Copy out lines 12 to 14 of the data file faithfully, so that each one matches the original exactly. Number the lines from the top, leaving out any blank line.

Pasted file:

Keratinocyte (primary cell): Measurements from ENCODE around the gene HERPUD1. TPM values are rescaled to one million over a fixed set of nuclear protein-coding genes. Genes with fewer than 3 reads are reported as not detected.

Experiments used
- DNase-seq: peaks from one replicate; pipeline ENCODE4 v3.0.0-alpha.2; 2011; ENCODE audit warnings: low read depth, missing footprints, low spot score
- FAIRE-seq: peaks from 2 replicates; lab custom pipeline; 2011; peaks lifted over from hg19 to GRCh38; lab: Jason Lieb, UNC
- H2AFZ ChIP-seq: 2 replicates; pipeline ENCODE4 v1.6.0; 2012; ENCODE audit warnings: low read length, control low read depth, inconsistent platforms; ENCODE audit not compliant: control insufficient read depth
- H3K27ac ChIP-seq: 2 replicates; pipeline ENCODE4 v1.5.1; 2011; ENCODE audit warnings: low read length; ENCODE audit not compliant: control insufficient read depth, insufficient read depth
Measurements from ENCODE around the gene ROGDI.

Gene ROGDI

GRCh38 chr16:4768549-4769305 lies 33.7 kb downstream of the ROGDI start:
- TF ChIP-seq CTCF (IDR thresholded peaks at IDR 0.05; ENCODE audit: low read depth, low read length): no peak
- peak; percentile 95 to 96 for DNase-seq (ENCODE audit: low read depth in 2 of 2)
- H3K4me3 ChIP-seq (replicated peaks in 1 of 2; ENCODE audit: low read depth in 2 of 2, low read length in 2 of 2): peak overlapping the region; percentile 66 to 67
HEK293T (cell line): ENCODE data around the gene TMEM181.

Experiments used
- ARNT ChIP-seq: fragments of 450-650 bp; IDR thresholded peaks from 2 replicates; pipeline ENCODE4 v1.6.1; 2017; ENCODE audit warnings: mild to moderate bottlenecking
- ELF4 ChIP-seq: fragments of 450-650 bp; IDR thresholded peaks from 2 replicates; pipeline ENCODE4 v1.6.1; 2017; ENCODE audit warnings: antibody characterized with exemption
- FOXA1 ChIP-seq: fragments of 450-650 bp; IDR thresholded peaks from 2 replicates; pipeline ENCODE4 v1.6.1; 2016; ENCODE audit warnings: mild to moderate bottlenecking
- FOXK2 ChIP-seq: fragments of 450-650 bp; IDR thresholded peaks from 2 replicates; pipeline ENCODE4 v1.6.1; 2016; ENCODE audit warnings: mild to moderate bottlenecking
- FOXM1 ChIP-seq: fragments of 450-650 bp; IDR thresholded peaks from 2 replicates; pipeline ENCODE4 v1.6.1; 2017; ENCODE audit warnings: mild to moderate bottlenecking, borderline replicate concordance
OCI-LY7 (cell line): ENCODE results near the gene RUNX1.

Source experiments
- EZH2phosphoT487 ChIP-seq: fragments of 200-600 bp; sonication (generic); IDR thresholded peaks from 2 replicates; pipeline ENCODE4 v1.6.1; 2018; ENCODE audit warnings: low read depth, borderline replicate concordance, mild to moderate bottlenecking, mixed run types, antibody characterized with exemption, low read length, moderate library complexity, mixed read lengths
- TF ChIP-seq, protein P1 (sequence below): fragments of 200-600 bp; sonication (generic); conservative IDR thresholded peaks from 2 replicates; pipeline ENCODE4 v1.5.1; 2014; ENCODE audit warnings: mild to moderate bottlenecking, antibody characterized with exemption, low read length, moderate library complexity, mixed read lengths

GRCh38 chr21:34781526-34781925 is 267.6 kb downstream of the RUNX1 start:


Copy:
- H3K4me3 ChIP-seq (replicated peaks in 1 of 2; ENCODE audit: low read depth in 2 of 2, low read length in 2 of 2): peak overlapping the region; percentile 66 to 67
HEK293T (cell line): ENCODE data around the gene TMEM181.

Experiments used